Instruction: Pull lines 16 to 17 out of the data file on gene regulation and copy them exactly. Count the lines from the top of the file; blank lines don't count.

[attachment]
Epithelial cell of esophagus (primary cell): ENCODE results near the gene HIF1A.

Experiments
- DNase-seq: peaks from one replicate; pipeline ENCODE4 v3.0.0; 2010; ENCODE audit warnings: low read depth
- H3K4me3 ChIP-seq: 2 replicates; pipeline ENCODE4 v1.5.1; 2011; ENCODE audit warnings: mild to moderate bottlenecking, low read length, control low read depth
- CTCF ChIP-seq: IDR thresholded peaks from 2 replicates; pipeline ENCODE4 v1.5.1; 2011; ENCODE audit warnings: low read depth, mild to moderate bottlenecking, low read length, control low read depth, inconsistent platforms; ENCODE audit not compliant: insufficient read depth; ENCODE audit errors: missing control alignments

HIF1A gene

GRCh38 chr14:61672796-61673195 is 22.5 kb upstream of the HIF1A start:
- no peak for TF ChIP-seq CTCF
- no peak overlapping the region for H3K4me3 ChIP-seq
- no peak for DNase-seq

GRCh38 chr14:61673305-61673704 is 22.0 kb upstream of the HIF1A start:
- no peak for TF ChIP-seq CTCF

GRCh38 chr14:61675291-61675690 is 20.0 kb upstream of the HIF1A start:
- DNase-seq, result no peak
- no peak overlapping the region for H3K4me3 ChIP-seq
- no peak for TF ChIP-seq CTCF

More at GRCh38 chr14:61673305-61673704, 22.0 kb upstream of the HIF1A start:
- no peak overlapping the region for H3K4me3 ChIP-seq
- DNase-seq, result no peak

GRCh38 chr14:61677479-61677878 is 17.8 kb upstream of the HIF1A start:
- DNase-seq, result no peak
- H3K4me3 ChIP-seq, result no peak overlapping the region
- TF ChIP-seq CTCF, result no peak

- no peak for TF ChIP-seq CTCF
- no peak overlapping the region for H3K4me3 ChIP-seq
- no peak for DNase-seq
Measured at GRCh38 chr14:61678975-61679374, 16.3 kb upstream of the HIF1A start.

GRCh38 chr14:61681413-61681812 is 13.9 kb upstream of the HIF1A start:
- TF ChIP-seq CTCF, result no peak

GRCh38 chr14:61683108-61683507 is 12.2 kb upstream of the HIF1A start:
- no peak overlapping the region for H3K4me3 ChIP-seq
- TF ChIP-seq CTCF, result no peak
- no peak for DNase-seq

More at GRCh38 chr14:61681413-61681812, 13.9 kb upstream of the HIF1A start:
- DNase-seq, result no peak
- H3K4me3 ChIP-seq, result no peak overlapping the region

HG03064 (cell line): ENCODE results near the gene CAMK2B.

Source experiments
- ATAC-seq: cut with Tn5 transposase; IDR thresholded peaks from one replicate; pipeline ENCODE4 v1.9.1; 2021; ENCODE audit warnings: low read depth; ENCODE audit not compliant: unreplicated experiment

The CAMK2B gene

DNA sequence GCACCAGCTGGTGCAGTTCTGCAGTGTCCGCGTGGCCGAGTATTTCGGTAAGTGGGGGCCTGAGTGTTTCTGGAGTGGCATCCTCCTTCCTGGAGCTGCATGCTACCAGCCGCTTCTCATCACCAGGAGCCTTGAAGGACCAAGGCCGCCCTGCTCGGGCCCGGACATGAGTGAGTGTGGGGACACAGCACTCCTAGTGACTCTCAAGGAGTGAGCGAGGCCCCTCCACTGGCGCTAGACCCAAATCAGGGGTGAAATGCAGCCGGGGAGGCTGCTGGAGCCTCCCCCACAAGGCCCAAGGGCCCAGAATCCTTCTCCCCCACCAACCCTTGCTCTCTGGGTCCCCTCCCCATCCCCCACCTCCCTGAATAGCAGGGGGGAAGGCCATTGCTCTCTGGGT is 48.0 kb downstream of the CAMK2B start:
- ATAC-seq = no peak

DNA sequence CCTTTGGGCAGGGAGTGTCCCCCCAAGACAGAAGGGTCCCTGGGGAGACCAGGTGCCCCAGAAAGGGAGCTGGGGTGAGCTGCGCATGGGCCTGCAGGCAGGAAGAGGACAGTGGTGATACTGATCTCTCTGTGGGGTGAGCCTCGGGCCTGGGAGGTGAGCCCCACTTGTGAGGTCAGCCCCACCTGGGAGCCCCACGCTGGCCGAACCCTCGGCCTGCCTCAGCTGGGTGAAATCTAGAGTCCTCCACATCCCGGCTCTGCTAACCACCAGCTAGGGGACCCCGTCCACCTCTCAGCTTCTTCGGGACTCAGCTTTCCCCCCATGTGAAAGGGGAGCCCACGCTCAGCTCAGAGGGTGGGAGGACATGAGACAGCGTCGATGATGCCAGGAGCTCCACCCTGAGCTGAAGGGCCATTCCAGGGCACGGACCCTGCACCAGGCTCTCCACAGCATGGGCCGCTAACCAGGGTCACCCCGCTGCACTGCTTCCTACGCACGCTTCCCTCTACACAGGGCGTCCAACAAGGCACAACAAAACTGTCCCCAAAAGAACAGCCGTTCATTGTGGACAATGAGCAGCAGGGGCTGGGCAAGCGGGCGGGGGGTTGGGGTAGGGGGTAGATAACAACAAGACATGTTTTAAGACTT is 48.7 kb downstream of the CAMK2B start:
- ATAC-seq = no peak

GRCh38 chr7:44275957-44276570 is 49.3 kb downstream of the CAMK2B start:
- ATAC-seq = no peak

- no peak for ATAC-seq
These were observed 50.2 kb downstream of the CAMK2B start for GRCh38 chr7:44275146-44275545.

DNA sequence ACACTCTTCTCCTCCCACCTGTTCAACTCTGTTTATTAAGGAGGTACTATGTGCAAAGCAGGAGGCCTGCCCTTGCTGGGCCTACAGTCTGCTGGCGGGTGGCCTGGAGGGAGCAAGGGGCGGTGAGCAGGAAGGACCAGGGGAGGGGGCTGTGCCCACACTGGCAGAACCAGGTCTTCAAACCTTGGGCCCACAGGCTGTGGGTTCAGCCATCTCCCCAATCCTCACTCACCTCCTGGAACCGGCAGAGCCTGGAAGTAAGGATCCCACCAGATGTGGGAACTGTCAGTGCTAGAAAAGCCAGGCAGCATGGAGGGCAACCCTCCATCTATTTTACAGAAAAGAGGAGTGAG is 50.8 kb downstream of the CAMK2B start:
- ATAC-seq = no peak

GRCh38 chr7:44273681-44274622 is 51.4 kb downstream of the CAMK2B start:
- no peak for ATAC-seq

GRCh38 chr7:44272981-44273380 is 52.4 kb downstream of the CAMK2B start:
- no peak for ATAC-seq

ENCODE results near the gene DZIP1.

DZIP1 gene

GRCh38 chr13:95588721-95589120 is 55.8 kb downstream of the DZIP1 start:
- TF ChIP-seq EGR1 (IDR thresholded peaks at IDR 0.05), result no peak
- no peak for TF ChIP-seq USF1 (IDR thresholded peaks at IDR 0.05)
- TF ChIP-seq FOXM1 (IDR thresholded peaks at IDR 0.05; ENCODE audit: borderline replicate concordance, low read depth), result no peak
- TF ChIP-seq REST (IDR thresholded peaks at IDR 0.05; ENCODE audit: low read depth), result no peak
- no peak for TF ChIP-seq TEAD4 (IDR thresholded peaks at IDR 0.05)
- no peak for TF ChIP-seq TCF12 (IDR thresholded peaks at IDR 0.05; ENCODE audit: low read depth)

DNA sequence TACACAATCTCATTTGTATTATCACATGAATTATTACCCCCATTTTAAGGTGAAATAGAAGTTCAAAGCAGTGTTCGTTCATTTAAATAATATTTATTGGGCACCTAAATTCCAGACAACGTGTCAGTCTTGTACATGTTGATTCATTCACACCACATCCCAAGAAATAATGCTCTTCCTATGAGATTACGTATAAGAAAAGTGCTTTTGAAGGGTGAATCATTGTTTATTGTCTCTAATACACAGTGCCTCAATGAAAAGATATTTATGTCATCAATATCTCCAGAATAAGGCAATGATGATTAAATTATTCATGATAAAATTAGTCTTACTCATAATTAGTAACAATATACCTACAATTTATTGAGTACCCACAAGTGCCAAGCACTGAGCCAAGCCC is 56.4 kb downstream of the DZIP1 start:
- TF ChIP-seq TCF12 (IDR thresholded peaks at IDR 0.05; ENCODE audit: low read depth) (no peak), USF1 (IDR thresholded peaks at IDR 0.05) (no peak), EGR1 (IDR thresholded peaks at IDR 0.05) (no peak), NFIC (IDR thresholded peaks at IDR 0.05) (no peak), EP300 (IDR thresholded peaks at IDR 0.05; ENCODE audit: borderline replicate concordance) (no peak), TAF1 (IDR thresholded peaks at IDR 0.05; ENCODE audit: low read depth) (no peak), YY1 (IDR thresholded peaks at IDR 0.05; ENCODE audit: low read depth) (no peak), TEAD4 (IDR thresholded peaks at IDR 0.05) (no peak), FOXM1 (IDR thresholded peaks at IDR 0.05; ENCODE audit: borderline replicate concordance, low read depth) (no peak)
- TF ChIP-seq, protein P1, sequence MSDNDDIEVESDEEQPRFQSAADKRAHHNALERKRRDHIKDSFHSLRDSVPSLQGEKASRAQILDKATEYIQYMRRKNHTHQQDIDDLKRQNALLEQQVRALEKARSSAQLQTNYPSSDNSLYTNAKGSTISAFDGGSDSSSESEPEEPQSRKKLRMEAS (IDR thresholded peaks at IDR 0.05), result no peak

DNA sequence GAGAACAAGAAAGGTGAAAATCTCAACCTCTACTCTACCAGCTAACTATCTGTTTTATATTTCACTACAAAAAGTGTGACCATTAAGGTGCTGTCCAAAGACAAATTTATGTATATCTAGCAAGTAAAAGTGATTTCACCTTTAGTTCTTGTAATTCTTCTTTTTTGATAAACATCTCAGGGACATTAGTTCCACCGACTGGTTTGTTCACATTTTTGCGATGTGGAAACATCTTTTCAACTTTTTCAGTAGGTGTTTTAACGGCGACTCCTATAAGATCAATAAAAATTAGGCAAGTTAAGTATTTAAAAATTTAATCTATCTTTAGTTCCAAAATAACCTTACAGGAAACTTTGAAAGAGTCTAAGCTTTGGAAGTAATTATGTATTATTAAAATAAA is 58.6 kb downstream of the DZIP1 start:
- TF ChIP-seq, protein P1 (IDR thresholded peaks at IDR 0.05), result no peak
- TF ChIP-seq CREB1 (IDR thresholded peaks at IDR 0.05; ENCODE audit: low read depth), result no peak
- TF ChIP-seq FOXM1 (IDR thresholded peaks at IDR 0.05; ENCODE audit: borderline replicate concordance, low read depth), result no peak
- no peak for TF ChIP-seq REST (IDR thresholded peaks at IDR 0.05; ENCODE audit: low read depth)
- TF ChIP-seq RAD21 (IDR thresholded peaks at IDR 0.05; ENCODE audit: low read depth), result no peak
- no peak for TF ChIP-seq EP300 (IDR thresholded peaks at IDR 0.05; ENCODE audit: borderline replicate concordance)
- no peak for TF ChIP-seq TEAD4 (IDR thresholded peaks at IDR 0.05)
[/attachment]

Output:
- no peak for TF ChIP-seq CTCF

More at GRCh38 chr14:61673305-61673704, 22.0 kb upstream of the HIF1A start: